16. Gokhale J. in Servants of India Society v. Charity Commissioner of Bombay observed that when considering the ambit of an express legislative power in relation to an unspecified residuary power, a broad interpretation can be given to the former at the expense of the latter; the case, however, is different where under the Constitution there are two complementary powers each expressed in precise and definite terms; in such a case, there is no jurisdiction for giving a broader interpretation to one power rather than to other; attempt should be made to reconcile two different legislative powers to avoid a conflict.
17. In these writ petitions, we are in search of the legislative power in the matter of taxing gifts relating to 'lands and buildings'. Therefore, general entries are of no assistance to us. We must necessarily look to the entries relating to taxation and see whether we can reasonably locate that power in any of those entries. It is only if we cannot do so, then we should have recourse to entry 97 of List I.
18. It was contended by Sri G. K. Govind Bhat, the learned counsel for the petitioners, that as a general rule, though not an invariable one, the powers of taxation are closely linked with powers of general legislation. If a field is reserved either to the States or to the center for the purposes of general legislation, by and large power of taxation in respect of that field was also allocated to that unit to which the general powers of legislation were allocated. It was urged by him that the scheme adopted in the Constitution following the pattern set in the Government of India Act, 1935, was to divide the legislative field into three sectors : (1) that reserved for Parliament; (2) that reserved for the State Legislatures; and (3) the concurrent field. As far as possible, it is said, the powers of taxation in respect of the field reserved for the centre in the matter of general legislation was assigned to the centre; similarly the powers of taxation in respect of the field allocated to the States was assigned to the States; no head of taxation (cesses apart) was included in the Concurrent List. It was contended by him that the entries relating to agricultural lands have been assigned to the State field; therefore, it is reasonable to assume that the power of taxation in respect of these subjects would have also been assigned to the States. In this connection he pointedly invited our attention to the fact that powers to levy estate duty and duty on succession of agricultural lands were assigned to the States while powers to impose estate duty and duty on succession on lands other than agricultural lands were assigned to the centre. The gift-tax according to him was not unknown at the time the Constitution was drawn up. It was in force in several countries like United Kingdom, United States etc. for several years prior to the framing of our Constitution. Therefore, it could not have been left out by ignorance. It was observed by a Bench of the Madras High Court in Santhamma v. Neelamma (in paragraph 20 of that judgment) :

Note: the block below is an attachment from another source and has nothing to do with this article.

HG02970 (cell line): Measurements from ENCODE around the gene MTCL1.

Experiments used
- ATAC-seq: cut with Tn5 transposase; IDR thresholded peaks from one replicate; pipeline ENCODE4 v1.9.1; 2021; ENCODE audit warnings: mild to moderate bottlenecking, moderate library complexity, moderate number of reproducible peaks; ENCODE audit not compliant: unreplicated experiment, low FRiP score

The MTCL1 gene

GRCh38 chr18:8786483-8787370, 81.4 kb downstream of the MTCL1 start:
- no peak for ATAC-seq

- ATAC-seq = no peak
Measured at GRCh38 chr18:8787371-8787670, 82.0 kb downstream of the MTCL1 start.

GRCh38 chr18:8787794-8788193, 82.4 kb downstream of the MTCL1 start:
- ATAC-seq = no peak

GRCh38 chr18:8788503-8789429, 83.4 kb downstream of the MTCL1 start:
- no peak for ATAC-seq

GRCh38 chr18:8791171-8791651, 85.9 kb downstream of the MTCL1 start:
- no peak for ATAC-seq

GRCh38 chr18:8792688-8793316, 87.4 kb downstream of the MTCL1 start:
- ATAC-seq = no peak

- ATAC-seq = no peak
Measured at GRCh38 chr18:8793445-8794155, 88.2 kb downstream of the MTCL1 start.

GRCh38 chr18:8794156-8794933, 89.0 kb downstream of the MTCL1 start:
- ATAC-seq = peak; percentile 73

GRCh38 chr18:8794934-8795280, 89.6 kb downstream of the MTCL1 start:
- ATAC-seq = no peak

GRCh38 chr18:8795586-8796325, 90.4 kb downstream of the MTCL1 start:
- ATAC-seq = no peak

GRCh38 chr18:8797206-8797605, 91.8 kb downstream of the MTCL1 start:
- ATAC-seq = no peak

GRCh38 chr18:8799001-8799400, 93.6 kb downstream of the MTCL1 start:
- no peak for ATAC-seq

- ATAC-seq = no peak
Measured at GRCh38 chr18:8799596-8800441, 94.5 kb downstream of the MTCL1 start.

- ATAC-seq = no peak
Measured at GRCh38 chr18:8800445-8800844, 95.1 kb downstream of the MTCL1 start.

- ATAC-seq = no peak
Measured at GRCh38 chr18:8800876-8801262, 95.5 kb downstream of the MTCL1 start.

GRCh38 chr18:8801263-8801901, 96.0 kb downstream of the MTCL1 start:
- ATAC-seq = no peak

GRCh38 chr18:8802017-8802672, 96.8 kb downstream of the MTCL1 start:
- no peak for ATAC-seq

'In addition we might note the fact that the Joint Select Committee of Parliament, which finalised the Lists, which were subsequently enacted as the entries in Schedule 7, intended the three Lists to completely exhaust the whole field of law such as they were then able to visualise, though they foresaw a remote possibility of some omissions and with a view to provide for such an exceptional case devised the machineries under section 104. Dealing with this aspect of the framing of the Lists, they said in para 54 :